Upon insertion of paper stock, the paper compression measurement is made in the same manner and at the same location along the platen as described above, with current reduction at pulse generator 110. The number of steps to return to the home position is preferably converted to inches and stored as value "P". The paper thickness, as compressed in this step, is calculated by subtracting "P" from "Pf" and is stored as "T". T may also be verified by reiteration of this process, if desired, in the same manner as the platen flex measurement. However, it is considered unnecessary to limit and then increment the limited number of steps for the reiteration, as was done during the platen flexure measurement for Pf.
The print head to platen gap corresponding to paper thickness may now be set since all information is available to do so. As nearly as possible, all standard paper thicknesses "T" likely to be encountered (and which will also generally identify multi-layer forms) will have an optimum print head gap dimension "G" empirically derived by the printer manufacturer and specified therefor in a memory 150 (FIG. 2). Therefore the value "T" may be used directly to address memory 150 to obtain a value "G" which is subtracted from measurement (or count) Ad to obtain a movement dimension M and/or step count Ms which will establish the proper head gap according to the measured paper stock or form thickness.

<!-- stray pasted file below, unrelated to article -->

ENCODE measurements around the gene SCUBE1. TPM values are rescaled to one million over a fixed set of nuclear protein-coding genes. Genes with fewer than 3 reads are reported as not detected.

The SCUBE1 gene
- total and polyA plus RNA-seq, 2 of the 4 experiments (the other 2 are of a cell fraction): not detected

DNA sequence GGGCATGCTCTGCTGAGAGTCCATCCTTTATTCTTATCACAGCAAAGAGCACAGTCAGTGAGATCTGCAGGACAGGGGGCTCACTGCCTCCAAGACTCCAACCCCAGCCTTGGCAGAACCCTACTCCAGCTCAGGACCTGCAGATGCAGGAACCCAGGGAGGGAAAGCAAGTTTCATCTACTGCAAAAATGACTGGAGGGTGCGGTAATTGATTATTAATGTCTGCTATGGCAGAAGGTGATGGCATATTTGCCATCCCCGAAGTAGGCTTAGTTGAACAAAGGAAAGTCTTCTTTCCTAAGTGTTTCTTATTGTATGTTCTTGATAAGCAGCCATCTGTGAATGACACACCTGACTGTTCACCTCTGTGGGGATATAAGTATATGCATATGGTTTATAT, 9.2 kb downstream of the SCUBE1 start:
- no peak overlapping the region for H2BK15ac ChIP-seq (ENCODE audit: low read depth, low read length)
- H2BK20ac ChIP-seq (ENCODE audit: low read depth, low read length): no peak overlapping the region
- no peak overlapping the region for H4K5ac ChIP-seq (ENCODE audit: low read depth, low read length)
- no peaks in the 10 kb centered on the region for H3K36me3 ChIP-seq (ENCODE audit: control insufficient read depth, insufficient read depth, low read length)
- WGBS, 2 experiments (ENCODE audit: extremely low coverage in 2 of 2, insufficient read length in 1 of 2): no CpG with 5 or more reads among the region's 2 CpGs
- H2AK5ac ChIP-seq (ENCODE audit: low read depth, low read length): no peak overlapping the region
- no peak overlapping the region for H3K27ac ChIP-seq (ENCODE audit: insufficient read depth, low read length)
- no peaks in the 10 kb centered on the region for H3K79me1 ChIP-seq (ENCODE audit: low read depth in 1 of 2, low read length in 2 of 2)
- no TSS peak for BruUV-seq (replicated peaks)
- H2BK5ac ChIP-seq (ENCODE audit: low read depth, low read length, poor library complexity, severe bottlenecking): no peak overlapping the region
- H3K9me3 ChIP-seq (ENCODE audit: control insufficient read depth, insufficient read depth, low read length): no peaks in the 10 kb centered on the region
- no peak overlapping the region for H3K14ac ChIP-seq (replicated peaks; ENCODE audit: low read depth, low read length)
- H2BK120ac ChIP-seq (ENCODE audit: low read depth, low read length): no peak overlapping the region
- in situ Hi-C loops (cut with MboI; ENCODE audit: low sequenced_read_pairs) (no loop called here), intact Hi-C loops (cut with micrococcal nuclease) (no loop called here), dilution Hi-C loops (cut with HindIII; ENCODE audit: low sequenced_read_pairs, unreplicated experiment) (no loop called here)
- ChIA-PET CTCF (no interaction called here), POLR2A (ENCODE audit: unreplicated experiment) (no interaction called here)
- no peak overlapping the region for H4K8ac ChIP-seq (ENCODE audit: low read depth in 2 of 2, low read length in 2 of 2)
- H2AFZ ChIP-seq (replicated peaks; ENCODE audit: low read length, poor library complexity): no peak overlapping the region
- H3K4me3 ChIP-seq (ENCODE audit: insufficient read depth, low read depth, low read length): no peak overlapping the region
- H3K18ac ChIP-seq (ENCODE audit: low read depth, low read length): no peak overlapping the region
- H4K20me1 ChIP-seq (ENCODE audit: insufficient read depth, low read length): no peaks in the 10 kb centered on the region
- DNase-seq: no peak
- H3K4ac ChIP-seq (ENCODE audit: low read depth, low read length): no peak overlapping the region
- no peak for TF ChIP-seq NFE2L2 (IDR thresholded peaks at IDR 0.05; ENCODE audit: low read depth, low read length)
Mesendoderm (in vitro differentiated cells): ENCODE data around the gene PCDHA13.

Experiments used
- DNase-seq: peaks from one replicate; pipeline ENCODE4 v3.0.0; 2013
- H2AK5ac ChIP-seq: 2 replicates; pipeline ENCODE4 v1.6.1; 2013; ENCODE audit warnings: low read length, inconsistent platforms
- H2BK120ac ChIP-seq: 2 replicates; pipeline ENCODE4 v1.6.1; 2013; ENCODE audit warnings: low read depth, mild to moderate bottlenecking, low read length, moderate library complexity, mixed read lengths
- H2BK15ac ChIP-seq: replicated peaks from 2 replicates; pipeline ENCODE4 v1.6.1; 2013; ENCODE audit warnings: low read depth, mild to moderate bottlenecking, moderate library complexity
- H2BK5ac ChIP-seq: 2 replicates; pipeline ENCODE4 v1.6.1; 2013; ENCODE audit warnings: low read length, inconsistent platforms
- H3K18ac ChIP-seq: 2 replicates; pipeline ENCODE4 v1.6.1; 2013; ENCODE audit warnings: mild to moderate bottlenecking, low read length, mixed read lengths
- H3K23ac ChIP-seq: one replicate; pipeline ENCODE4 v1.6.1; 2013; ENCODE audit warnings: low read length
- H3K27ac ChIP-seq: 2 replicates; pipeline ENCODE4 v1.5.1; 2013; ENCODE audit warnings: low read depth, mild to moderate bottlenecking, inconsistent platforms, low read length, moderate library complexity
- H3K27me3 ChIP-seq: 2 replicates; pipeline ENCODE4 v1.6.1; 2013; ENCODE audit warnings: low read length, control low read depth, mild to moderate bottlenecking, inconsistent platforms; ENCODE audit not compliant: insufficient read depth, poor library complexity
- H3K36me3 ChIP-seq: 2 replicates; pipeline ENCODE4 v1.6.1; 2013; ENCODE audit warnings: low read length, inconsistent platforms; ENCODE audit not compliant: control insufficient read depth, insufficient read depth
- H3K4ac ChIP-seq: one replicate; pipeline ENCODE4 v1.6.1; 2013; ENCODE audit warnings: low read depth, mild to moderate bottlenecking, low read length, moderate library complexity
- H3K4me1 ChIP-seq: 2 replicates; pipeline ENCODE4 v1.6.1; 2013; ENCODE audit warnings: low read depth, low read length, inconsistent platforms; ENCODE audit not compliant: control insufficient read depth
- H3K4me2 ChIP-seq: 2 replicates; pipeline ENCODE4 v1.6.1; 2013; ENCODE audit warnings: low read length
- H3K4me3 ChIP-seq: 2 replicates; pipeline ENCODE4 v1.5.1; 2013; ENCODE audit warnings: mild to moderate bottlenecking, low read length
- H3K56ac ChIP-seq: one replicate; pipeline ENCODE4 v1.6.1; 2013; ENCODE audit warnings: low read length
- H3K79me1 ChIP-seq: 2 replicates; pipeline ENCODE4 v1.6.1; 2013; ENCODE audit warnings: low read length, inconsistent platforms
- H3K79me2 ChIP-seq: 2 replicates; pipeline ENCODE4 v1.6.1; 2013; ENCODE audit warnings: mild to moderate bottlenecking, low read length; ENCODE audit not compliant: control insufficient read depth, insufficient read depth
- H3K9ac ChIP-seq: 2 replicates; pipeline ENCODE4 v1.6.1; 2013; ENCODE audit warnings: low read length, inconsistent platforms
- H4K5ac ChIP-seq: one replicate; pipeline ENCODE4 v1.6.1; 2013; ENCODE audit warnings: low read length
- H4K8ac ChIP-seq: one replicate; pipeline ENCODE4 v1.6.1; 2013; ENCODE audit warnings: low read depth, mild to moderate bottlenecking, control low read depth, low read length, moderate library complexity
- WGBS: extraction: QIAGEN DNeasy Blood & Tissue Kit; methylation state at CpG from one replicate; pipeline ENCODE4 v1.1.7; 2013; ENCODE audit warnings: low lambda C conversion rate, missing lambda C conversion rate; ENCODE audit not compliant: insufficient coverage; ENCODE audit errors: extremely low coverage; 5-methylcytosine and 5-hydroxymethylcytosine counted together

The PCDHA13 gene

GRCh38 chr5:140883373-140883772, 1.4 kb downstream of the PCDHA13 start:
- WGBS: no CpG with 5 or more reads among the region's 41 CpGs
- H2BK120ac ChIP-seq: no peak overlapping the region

Since the printer is subject to vibration as a consequence of impact printing and the head gap setting operation can be done very quickly, it is also preferred to provide for verification of paper thickness and print head gap adjustment this can be done on an operating time basis or on a count of lines printed. As a perfecting feature of the invention, one or more line and/or character count registers 105 (FIG. 2) may be provided to cause initiation of head gap settings at several line locations or even at character locations within a line to accommodate custom multi-layer forms, if desired. Similarly, control codes could be inserted in the text of a document to be printed which would initiate the head gap setting process at the will of the user, particularly in connection with word processor produced forms.